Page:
He was a close friend of Bhagat Singh, Raj Guru, and Sukhdev and changed the name of HRA into the Hindustan Socialist Republican Association(HSRA) in 1928. 1928 was also the year of the Simon Commission, under John Simon who was appointed to study the implementation of the Government of India Act 1919, also called the Montagu-Chelmsford Reforms (advocated the need to emancipate the local governments and legislatures from central control). Lala Lajpat Rai, a freedom fighter and educationist (opened National College in Lahore, where Bhagat Singh and Sukhdev studied) held a rally in Lahore protesting against the Simon Commission with placards “Simon Go Back”. The British police began to lathi-charge and unfortunately, Lalaji breathed his last. Bhagat Singh and his fellow revolutionaries decided to avenge the killing of Lalaji and decided to kill the officers involved in the Lathi charge. Bhagat Singh, Rajguru, and Sukhdev shot British police officer John Saunders eight times from within the DAV college in Lahore. Azad helped them and shot dead Charan Singh, the British-employed Indian police constable who chased Bhagat Singh and Rajguru as they fled and entered the college after killing Saunders. However, the person they intended to kill was not Saunders but Superintendent of Police James Scott who had ordered his men to lathi-charge protesters leading to the death of Lalaji. Bhagat Singh, Rajguru and Sukhdev who confessed their brave act was hanged on March 23, 1931 in Hussainwala, Lahore, and thus beloved sons of Bharat Maa, gave their lives for an Independent India. They were only 23 years old.

Now let me come back to the story of Azad. Azad managed to elude the police for some time. Jawaharlal Nehru in his autobiography stated he met Azad “in early 1931 to enquire whether, under the discussions being held that resulted in the signing of the Gandhi-Irwin Pact, the revolutionaries could expect a fair deal leading to their honorable rehabilitation”.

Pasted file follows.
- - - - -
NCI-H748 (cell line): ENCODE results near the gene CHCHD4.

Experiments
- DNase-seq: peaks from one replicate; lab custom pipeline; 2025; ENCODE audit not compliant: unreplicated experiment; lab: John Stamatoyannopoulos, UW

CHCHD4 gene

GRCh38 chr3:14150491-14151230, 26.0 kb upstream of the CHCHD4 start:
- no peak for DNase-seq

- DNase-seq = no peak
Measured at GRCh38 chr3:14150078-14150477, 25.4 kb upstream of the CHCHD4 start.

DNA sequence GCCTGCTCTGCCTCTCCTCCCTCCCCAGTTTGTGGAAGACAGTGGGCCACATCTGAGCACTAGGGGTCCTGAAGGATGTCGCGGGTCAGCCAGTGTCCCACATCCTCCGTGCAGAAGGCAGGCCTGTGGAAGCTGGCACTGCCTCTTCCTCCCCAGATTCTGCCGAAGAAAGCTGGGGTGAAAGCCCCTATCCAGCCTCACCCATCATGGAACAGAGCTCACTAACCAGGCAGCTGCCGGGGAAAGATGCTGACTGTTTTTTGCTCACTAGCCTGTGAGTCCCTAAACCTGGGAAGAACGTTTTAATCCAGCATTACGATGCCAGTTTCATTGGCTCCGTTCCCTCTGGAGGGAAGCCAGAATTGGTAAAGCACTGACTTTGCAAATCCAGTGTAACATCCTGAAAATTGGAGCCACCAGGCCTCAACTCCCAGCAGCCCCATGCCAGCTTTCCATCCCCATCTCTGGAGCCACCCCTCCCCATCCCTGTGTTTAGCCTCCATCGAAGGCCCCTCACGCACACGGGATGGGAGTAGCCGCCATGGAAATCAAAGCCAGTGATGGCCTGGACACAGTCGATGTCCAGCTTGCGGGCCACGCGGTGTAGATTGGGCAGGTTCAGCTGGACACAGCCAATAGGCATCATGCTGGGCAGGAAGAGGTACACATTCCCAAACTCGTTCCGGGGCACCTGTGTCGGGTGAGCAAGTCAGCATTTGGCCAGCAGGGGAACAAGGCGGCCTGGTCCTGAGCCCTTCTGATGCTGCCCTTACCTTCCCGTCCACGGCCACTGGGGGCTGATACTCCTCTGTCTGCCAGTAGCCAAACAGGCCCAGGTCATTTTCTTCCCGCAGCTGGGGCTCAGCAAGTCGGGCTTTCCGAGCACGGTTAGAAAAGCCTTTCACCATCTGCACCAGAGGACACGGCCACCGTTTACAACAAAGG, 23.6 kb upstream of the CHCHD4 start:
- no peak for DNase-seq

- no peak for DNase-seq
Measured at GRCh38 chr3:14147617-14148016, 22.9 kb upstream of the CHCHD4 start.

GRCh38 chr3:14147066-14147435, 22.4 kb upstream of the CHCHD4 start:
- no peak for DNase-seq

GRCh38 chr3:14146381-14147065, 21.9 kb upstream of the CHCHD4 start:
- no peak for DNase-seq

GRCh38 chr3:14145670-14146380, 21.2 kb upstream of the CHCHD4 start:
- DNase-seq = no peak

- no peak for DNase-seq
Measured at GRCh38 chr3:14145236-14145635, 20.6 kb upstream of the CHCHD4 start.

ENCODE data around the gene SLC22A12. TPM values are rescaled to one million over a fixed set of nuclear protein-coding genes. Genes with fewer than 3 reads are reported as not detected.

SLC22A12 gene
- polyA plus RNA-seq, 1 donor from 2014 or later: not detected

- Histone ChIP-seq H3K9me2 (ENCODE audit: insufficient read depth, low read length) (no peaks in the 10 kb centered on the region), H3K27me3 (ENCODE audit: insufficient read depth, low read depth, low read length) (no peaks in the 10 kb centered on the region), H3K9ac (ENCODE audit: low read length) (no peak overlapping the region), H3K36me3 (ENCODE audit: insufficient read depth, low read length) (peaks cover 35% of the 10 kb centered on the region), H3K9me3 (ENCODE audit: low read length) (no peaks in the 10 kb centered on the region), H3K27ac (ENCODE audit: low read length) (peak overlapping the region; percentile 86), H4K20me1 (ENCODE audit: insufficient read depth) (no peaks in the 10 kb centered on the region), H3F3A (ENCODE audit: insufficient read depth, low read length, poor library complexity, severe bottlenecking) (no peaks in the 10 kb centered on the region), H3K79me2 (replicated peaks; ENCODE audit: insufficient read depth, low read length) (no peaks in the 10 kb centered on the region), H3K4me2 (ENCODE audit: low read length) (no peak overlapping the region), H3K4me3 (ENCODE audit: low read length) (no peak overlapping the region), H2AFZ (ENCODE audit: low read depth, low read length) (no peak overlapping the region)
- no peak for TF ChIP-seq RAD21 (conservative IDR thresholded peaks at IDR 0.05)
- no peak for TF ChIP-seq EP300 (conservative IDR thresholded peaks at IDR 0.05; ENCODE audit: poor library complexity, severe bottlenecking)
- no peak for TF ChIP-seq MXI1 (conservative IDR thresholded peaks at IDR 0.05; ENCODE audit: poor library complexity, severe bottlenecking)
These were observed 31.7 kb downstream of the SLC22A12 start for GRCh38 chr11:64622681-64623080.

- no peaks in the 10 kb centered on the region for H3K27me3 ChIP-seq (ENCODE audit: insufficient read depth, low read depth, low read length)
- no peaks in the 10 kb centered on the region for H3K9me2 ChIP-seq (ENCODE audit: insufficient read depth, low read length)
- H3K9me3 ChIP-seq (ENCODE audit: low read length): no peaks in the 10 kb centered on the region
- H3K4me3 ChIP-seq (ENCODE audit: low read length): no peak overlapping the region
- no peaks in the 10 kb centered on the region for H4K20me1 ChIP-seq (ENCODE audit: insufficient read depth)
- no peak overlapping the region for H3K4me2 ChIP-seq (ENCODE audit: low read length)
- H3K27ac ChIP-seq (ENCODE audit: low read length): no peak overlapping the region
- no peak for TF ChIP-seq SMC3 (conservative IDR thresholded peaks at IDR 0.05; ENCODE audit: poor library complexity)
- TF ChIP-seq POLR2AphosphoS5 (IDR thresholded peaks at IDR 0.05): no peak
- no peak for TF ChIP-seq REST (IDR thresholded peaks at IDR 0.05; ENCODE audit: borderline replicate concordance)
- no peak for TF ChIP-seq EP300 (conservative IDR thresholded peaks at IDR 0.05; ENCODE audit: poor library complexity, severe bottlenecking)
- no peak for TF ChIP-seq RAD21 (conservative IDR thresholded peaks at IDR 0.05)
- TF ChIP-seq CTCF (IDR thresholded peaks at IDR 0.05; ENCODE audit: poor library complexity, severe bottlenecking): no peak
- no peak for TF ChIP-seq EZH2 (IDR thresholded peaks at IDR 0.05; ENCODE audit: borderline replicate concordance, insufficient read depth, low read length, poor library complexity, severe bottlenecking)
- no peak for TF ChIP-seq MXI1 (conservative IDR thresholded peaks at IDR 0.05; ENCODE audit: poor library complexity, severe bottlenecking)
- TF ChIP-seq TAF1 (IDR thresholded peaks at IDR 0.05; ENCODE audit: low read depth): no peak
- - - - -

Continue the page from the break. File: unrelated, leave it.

Determined never to be captured by police, Azad was constantly on the move. On February 27, 1931, Azad arranged to meet a revolutionary at  Alfred Park in Prayag Raj. He was betrayed to the police, who surrounded him as soon as he entered the park. A gun battle ensued, in which two police officers were wounded. After a long shootout, holding true to his pledge to always remain Azad and never be captured alive, he shot himself with his last bullet.

The body was sent to Rasulabad Ghat for cremation without informing the general public. When people came to hear about their beloved leader’s death, they surrounded the park where the incident had taken place and chanted slogans against British rule and praised Azad. Thus, another beloved son of Bharat Ma sacrificed his life to free his motherland as Azad once said “Aisi jawaani kisi kaam ki nahi jo apni matrbhoomi ke kaam na aa sake (what is the use of being a youth, if you do not live for your motherland”. It is an idea I truly believe, as I have undertaken this mission to educate my country men about the true story of Independence and the many unknown who sacrificed their lives for their “watan or matrubhoomi”, so that we live in a free country.

To commemorate Azad, several schools, colleges, roads, and other public institutions across India were named after him. Many films have been made about Azad.  Manmohan played Azad in the 1965 film Shaheed, Akhilendra Mishra in the blockbuster The Legend of Bhagat Singh and Raj Zutshi in Shaheed-E-Azam.  

Our great Prime Minister Narendra Modi, who had earlier announced a year-long celebration of the 75th year of Independence called Amritotsav tweeted he was a futuristic thinker and dreamt of a strong and just India. “Remembering the valiant son of Bharat Mata, the remarkable Chandra Shekhar Azad on his Jayanti. During the prime of his youth, he immersed himself in freeing India from the clutches of imperialism. He was also a futuristic thinker, and dreamt of a strong and just India”. I agree to this and I have admired him from childhood. Vandemataram Azad, you will live in our memory forever.